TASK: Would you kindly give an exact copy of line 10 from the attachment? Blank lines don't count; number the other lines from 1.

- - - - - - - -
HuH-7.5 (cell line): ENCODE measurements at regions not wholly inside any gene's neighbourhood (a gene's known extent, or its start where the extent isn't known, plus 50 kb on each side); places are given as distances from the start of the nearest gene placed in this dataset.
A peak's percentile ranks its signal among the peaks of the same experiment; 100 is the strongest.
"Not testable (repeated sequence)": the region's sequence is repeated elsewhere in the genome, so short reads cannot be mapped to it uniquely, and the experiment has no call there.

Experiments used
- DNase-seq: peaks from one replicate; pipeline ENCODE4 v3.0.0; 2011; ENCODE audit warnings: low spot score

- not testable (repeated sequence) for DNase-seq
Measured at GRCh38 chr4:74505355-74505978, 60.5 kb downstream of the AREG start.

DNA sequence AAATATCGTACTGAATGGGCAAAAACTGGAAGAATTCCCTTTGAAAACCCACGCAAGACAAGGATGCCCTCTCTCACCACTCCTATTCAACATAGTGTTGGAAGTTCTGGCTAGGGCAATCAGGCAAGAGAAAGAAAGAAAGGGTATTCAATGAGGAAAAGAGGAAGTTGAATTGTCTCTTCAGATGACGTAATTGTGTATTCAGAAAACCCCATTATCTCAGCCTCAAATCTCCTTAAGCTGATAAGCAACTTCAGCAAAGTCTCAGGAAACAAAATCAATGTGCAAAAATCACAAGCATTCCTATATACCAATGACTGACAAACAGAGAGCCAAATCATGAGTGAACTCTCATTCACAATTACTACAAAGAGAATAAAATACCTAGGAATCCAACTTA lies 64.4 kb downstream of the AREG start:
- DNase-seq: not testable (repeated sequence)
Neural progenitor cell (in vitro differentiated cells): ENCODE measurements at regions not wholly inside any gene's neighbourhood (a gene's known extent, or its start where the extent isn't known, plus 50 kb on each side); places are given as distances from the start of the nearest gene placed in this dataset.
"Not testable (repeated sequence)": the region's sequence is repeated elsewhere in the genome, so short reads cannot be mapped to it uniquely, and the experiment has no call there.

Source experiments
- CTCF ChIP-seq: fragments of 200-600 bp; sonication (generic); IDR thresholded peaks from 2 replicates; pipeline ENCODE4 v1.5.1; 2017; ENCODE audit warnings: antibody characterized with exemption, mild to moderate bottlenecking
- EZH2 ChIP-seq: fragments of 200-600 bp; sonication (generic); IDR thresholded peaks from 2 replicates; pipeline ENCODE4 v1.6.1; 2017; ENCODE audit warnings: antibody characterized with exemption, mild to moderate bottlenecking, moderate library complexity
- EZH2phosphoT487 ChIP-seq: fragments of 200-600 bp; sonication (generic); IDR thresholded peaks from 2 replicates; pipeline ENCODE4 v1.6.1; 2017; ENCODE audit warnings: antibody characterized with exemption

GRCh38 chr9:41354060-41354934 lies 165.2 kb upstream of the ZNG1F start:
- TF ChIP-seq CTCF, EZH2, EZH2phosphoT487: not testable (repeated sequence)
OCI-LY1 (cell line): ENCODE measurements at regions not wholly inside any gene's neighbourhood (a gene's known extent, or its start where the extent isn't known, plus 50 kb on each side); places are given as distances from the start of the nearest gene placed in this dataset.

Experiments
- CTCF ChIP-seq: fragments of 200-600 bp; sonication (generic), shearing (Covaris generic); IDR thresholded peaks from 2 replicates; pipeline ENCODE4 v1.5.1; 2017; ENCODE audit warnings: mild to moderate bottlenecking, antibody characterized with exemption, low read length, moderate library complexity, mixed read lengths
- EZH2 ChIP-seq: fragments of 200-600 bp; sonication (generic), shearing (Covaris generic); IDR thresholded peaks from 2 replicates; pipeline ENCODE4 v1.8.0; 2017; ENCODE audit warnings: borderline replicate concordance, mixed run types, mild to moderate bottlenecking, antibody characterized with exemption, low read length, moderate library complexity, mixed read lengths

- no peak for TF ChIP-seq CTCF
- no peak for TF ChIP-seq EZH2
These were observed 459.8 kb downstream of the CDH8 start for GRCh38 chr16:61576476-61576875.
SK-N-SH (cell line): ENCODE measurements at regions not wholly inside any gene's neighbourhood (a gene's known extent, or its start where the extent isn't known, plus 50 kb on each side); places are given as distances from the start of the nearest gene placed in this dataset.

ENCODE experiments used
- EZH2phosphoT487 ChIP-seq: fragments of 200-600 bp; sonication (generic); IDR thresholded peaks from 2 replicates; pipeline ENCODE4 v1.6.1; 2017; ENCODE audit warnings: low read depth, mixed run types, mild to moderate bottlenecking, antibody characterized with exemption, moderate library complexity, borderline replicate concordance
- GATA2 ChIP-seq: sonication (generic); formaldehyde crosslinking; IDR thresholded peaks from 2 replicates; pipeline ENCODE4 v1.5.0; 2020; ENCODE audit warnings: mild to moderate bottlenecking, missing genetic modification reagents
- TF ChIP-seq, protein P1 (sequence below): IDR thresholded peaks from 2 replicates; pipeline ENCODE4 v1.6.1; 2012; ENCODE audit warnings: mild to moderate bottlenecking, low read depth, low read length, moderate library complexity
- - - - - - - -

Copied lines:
Neural progenitor cell (in vitro differentiated cells): ENCODE measurements at regions not wholly inside any gene's neighbourhood (a gene's known extent, or its start where the extent isn't known, plus 50 kb on each side); places are given as distances from the start of the nearest gene placed in this dataset.